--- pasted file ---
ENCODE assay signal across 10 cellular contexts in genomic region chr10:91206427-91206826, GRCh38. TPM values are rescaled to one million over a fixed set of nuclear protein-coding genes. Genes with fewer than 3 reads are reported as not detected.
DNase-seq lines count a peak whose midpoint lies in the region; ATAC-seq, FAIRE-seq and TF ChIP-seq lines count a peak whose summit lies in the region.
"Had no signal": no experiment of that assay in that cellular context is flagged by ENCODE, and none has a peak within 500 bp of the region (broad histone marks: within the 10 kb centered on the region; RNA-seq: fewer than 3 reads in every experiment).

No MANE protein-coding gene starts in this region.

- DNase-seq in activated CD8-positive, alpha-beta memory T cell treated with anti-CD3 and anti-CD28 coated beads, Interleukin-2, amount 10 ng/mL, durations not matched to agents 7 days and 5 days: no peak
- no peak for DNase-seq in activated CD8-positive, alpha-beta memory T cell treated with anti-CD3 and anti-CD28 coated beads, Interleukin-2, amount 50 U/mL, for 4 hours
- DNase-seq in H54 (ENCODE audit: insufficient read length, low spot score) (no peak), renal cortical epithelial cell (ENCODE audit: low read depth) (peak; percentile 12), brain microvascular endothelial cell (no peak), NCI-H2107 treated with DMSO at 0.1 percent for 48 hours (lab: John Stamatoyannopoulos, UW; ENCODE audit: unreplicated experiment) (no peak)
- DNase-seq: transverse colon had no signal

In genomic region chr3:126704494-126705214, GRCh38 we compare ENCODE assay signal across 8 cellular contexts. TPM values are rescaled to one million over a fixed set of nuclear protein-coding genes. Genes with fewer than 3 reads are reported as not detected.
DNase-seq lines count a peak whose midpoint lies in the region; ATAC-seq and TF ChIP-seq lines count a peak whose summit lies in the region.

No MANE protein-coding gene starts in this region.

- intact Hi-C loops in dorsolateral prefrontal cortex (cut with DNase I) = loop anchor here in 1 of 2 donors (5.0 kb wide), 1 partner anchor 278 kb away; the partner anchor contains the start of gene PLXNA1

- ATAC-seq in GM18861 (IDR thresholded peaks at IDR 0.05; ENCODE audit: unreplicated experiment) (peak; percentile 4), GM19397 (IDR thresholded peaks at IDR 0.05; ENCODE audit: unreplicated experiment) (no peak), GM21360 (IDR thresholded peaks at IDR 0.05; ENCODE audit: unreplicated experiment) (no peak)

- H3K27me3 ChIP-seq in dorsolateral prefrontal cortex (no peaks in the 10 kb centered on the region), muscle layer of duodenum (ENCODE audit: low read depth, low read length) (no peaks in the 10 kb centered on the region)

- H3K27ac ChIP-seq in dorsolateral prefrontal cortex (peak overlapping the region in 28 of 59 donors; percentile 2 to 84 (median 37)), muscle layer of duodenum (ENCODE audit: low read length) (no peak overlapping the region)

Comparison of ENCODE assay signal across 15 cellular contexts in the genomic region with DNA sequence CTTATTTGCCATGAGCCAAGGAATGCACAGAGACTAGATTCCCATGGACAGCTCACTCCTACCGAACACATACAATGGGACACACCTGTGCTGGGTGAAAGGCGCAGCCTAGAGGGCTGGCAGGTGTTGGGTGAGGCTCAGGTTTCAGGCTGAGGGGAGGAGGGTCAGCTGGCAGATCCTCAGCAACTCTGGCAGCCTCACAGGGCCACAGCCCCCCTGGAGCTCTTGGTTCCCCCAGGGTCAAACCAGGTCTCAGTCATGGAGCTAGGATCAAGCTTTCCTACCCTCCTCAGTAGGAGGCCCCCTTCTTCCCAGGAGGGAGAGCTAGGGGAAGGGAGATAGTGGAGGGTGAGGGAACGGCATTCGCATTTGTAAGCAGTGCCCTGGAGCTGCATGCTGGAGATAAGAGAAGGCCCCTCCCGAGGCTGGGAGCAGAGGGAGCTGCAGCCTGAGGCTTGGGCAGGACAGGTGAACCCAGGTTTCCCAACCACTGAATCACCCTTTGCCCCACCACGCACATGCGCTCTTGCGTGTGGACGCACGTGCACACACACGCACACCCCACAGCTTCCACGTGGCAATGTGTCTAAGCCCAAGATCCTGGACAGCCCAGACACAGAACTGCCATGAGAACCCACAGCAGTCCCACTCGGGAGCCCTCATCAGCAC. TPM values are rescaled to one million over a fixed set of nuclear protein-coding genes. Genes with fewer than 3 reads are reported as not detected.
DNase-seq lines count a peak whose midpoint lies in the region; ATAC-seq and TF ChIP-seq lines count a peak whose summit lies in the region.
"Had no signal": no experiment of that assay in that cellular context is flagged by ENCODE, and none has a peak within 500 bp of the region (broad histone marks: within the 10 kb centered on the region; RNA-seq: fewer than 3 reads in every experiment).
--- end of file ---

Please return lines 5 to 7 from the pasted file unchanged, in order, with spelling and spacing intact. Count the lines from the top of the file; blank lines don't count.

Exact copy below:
- DNase-seq in activated CD8-positive, alpha-beta memory T cell treated with anti-CD3 and anti-CD28 coated beads, Interleukin-2, amount 10 ng/mL, durations not matched to agents 7 days and 5 days: no peak
- no peak for DNase-seq in activated CD8-positive, alpha-beta memory T cell treated with anti-CD3 and anti-CD28 coated beads, Interleukin-2, amount 50 U/mL, for 4 hours
- DNase-seq in H54 (ENCODE audit: insufficient read length, low spot score) (no peak), renal cortical epithelial cell (ENCODE audit: low read depth) (peak; percentile 12), brain microvascular endothelial cell (no peak), NCI-H2107 treated with DMSO at 0.1 percent for 48 hours (lab: John Stamatoyannopoulos, UW; ENCODE audit: unreplicated experiment) (no peak)